Monday, August 16, 2010

Got a big yard? Rent-a-Goat. Seriously.

Leave it to industrious Americans to find a way to make a couple of bucks replacing traditional lawnmowers with mother nature's original lawnmower/weedeater combination. The goat.

The Wall Street Journal reported Wednesday, August 4, that goat-rental companies are popping up all over the country with website names like, Their mission: clear your lot of grass, weeds, wood-hay-or-stubble with a good old fashioned goat. The Journal reports that in many cases goats are not only better for the environment, they are cheaper, too.

I have a personal interest in this story.

At least twenty years ago a close friend of mine, who is a potter by trade and a lover of all things mother earth, decided that he and his family were going to spend a few years teaching in Namibia, Africa. So he needed to unburden himself of all the things he couldn't store or care for. Two of those "things" were a male and female goat. He knew I had an acre lot with a fenced pen in the backyard and concluded that I was his best option for the goats.

"I need you to take my goats," he said, "they are no trouble and your kids will love them." Only one of those two statements was true. I didn't reply with a "yes" or a "no" to his request, but one day he arrived at the house and in the back of his green Ford station wagon sat the goats.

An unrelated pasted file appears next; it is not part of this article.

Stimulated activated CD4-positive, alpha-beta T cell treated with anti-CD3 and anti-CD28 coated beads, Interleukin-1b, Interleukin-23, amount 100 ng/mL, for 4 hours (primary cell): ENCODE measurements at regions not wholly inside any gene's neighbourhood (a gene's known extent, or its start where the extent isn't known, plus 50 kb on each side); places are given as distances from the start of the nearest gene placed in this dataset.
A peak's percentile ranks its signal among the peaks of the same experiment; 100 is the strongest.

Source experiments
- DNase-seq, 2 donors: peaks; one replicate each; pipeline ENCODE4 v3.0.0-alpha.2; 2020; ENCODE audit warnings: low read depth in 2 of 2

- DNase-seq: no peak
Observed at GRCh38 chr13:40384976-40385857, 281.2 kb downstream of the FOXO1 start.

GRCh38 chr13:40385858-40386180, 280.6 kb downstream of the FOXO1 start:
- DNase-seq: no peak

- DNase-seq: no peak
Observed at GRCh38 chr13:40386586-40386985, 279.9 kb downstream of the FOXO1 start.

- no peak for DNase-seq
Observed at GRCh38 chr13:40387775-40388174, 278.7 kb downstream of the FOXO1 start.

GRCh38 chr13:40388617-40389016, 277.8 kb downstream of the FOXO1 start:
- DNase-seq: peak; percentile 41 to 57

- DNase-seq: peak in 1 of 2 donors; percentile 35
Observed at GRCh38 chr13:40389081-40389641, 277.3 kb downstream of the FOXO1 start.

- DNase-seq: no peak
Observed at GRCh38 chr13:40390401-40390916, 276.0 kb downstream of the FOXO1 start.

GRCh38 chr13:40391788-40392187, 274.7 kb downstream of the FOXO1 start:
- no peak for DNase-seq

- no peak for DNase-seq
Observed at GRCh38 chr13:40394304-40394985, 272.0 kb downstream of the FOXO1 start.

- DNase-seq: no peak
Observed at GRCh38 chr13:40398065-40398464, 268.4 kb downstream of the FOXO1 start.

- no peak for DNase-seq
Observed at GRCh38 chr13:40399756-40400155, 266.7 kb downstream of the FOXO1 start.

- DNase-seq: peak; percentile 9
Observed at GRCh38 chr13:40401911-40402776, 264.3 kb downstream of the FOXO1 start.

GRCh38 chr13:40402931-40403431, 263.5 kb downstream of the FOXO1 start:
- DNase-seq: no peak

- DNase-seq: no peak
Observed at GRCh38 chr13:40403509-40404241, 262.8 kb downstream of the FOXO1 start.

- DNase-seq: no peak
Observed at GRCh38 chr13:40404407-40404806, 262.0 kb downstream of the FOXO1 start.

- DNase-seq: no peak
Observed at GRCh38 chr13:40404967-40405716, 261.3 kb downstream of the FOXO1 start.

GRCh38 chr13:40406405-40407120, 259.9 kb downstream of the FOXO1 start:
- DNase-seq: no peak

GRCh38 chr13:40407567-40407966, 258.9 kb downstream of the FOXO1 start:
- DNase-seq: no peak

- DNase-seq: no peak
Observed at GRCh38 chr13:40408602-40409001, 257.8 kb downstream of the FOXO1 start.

"Nobody else would take them and we're leaving tomorrow."

I took the goats.

I am city boy. I grew up thirty miles south of Philadelphia. Bottled milk was delivered to our door every morning. By a dairy. In a truck. My mother could walk to the grocery store. I walked to school. Nobody, and I mean nobody, had a farm animal in his yard within 10 miles of my house.

But that day, my daughter who had talked us into getting chickens and rabbits and kittens now had two goats.

All that to say -- when the Wall Street Journal story says that goats will clear a hillside of every living thing -- I believe them. I couldn't feed our goats enough shrubbery, pecan leaves, pecans, and yard clippings to keep them happy. They ate everything in sight.

Our goats lasted about six months at our east Fort Worth home, then we gave them to a goat farm. My friend is still teaching in Namibia. And the Wall Street Journal article is well worth reading.
My friend, John Hunter, teaching pottery in Namibia: click here
Wall Street Journal article: (click here)
Rent a Goat: (click here)

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